Christianity is an historical religion. Not just in the sense of having a long history, which it does. But Christianity is also historical in this manner: the central event - the one thing that makes Christianity what it is - is an historical event, namely, the death and resurrection of Jesus Christ. To be sure, other world religions have history, that is, in the former manner of speaking . But they lack the same quality of historical integrity, verifiability, veracity, and most of all, falsifiability.
I usually ask skeptics and Christians alike this same question: "are there any facts, which if they were proven to be true, would cause you to give up your faith?" I've heard the skeptic and the Christian both answer with an adamant and definitive, "NO!" You see the problem here, don't you? Both answers have remove the subject of inquiry from the field of knowledge, facts and history, something the Christian ought never to do. Paul says if Christ is not dead, then our faith is in vain and futile and we are still in our sins (1 Cor. 15). In other words, show the body and it's all over; eat, drink, and be merry for tomorrow we die.
Christianity and history are intricately woven together. Makes sense. As we confess, "He was made man." The author of history appeared on the page. The playwright became the lead role in the greatest drama ever staged, as Sayers calls it. And she's right.For the greatest drama ever staged also happens to be the one myth that became fact. It is the greatest true story, but it does not for that reason lose the drama or the beauty of a good story. It is the best story precisely because it is true. It is concrete, tangible, and historical in every sense of the word. Sure enough there are myths of dying gods in many mythologies. However, to compare these to Christianity is like comparing The Simpsons to a reputable nightly news program. Here's what Dorothy the apologist has to say about all this.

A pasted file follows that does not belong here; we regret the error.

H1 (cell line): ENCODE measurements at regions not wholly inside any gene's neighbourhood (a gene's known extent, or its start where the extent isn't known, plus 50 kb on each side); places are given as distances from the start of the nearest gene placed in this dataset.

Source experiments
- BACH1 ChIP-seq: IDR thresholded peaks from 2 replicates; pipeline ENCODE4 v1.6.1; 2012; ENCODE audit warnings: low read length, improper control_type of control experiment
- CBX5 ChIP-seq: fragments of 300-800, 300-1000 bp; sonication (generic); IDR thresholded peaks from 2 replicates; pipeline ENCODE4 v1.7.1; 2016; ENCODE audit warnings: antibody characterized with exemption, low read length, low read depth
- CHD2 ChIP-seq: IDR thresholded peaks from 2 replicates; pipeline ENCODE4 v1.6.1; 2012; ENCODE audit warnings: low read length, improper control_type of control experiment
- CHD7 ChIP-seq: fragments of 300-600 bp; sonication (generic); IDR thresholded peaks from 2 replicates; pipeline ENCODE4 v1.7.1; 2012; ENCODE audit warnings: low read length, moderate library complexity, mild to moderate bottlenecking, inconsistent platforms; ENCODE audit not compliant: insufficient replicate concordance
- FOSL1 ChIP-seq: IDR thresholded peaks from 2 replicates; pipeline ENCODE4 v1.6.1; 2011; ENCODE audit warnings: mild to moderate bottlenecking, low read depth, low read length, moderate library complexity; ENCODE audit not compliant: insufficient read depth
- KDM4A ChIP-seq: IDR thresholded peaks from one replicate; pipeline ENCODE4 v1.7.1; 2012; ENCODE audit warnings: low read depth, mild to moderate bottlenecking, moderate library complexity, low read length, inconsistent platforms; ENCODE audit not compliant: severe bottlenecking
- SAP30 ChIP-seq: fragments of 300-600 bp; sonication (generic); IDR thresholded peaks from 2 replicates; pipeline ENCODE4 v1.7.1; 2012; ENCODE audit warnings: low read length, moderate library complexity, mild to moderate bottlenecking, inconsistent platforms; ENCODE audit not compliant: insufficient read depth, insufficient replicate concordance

Christianity is, of course, not the only religion that has found the best explanation of human life in the idea of an incarnation and suffering god. The Egyptian Osiris died and rose again; Aeschylus in his play, The Eumenides, reconciled man to God by the theory of a suffering Zeus. But in most theologies, the god is supposed to have suffered and died in some remote and mythical period of prehistory. The Christian story, on the other hand, starts of briskly in St. Matthew's account with a place and a date: "when Jesus was born in Bethlehem of Judea in the days of Herod the King." St. Luke, still more practically and prosaically, pins the thing down by a reference to a piece of government finance. God, he says, was made man in the year when Caesar Augustus was taking a census in connection with a scheme of taxation. Similarly, we might date an event by saying that it took place in the year that Great Britain went off the gold standard. About thirty-three years later (we are informed), God was executed, for being a a political nuisance, "under Pontius Pilate" - much as we might say, "when Mr. Johnson-Hicks was Home Secretary." It is as definite and concrete as all that.
Dorothy Sayers, The Greatest Drama Ever Staged, Letters to a Diminished Church. Nashville: Thomas Nelson Publishers, 2004, p. 2-3.